And now here are the facts for Dokken’s “Tooth N Nail” and Kix’s “Blow My Fuse”. Both albums on release went to GOLD status within a year. “Tooth N Nai”l was released in 1984 and ended up reaching PLATINUM status in the U.S in 1989 (yep that’s right, four years after its release), after the mega successful “Back For The Attack” album, got people interested in Dokken’s back catalogue. “Back For The Attack” reached PLATINUM status within 2 months of its release date.

“Blow My Fuse” was released on September 12, 1988. By November 2, 1988, seven weeks later, the album was certified GOLD by the RIAA. In May 1989, the single “Don’t Close Your Eyes” was released. By February 5, 1990, eight months later, the single was certified GOLD by the RIAA. Finally, on August 28, 2000, the “Blow My Fuse” album was certified PLATINUM by the RIAA. Yep, that is almost 12 years from when it was released. This is what the artist of today need to take into account. Great music will live on and it will keep on selling for a long time.

However, so many artists and record label executives want the platinum sales with the first release. Dokken’s back catalogue sold well after the mega successful “Back For The Attack” album (their 4th album). Metallica’s back catalogue sold even more, after the mega successful “Black” album (their 5th album). Motley Crue’s back catalogue sold well again after the mega successful “Dr Feelgood” album (their 5th album). However in today’s mindset of profits before creativity, most bands will not get to the fourth or fifth album. Most bands will not have a comeback like Aerosmith or Alice Cooper did in the Eighties. I digress.

Dream Theater, especially Mike Portnoy blasted Dave Prater on the “Images and Words” sessions, however with Prater at the helm, Dream Theater had their biggest album to date. Read the book “Lifting Shadows”. The interviews with Prater are brilliant. The rebuttals of the band members are in some cases subdued but fiery at the same time. Somewhere in between all of the stories is the truth.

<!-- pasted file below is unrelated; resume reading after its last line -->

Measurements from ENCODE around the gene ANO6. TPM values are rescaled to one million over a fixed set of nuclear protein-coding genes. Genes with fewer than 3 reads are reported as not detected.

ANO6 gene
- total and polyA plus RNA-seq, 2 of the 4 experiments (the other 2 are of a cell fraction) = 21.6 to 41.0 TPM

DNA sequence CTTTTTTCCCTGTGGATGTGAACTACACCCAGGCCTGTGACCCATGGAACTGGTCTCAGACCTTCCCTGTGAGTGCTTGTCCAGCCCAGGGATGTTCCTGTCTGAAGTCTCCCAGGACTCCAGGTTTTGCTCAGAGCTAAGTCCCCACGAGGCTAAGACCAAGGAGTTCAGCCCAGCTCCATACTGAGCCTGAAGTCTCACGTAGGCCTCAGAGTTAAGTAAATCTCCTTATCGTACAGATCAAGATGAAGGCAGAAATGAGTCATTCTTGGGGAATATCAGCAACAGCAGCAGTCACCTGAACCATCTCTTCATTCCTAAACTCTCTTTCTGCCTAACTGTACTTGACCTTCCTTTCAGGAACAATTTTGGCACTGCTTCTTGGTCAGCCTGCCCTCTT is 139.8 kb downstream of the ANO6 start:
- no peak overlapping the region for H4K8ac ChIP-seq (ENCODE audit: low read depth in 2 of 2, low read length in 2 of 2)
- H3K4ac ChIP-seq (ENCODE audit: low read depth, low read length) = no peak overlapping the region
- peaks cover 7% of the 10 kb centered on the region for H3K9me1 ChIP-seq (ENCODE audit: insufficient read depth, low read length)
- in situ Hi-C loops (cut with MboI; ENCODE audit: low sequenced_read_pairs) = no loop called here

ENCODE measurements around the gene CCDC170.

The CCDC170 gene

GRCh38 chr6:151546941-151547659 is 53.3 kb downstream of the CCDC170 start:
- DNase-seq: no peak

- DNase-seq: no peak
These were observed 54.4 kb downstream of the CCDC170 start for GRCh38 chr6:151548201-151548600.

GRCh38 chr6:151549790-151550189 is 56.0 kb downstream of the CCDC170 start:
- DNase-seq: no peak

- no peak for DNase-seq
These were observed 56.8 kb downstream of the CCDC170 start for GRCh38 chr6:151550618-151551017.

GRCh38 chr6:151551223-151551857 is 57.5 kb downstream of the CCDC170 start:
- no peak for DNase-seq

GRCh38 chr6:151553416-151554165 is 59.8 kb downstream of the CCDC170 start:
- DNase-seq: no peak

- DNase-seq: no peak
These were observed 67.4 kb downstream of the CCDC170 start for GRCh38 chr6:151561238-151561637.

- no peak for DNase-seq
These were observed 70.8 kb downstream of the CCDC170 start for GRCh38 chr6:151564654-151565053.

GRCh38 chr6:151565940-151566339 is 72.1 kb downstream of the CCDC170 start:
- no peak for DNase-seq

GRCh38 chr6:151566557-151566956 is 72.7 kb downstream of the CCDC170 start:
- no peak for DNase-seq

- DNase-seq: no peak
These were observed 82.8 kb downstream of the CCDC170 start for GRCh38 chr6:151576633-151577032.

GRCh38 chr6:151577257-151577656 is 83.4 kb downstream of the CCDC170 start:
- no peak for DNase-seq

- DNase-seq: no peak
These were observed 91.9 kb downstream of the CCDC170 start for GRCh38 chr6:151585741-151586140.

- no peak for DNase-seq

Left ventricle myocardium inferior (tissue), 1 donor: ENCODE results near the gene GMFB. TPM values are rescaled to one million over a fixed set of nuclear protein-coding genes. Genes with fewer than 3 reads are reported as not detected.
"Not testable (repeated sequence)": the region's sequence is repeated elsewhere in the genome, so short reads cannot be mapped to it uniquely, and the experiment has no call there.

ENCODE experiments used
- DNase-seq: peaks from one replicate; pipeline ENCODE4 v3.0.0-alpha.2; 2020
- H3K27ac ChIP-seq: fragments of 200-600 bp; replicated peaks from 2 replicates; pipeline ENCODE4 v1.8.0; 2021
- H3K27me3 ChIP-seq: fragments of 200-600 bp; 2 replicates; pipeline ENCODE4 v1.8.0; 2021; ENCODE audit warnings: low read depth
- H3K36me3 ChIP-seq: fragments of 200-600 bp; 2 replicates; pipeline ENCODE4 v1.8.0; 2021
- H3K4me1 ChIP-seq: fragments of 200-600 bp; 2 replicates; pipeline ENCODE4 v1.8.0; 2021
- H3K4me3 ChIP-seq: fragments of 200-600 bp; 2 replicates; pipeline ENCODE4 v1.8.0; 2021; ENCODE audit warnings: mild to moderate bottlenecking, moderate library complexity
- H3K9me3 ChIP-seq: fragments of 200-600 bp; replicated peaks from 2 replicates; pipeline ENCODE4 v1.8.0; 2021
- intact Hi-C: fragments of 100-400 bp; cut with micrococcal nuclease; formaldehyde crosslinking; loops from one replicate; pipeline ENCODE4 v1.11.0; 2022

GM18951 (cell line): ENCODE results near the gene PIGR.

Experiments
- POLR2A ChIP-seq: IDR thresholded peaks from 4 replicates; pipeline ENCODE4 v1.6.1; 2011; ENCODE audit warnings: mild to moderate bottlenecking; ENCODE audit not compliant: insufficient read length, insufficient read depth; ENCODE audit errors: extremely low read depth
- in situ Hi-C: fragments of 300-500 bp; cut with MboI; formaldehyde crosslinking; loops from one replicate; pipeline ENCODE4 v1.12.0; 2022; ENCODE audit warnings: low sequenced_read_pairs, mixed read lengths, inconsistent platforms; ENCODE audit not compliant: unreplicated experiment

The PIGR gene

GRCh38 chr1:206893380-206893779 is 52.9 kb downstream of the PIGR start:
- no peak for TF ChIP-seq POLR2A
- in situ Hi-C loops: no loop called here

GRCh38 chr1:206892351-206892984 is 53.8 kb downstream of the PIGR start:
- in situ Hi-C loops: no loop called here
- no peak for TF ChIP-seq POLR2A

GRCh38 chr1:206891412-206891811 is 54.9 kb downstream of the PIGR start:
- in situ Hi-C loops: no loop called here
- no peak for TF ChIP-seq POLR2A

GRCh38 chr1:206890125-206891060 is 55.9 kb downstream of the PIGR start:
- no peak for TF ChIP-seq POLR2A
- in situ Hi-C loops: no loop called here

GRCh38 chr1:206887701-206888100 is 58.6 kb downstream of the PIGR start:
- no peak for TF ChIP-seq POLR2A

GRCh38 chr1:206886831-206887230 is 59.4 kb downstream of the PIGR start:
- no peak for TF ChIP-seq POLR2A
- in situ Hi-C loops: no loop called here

Of course, Dream Theater with Dave Prater at the helm have had their most success in relation to album sales. “Images And Words” is the album that Dream Theater is still doing victory laps with in 2013.

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A to Z of Making It, Classic Songs to Be Discovered, Influenced, Music, My Stories

Call Me – Shinedown

This song is a hit, however it was never released as an “official” single. How can that be? The fans have spoken. “Call Me” has racked up 12.83 million streams on Spotify and 11.2 million plays on YouTube. These are the numbers that matter. It is the most played/streamed song from Shinedown.

In a recent interview with the website “artistdirect”, Brent Smith, the vocalist from Shinedown was asked the question if they had played “Through The Ghost” live yet.

“We have not. We’ve actually been asked if we’re going to do that. “Call Me” also gets asked for quite a bit. It wasn’t a single, but it is asked for. There might be a possibility of adding a few songs.”

I can understand the reasons why the band is not playing the song, as it is deemed a ballad and probably not suited for the high energy show that Shinedown puts on, plus they already play a ballad in “Second Chance”. However based on the numbers above, it is a fan favourite.

When I first heard “Call Me”, I immediately thought of Tracy Chapman. The vocal style and the phrasing was the trigger. It is written by Brent Smith and Tony Battaglia.

Tony Battaglia is an interesting choice. He is a frequent colloborator with Shinedown and has also co-written songs for Puddle of Mudd and Submersed (a very underrated band that is sadly no more. Eye Empire has the vocalist and Creed has the original guitarist as its backing guitarist). He also played guitar and composed songs with the Backstreet Boys and NSYNC. He was the vocalist in a band called BlackJack that goes back to 1978.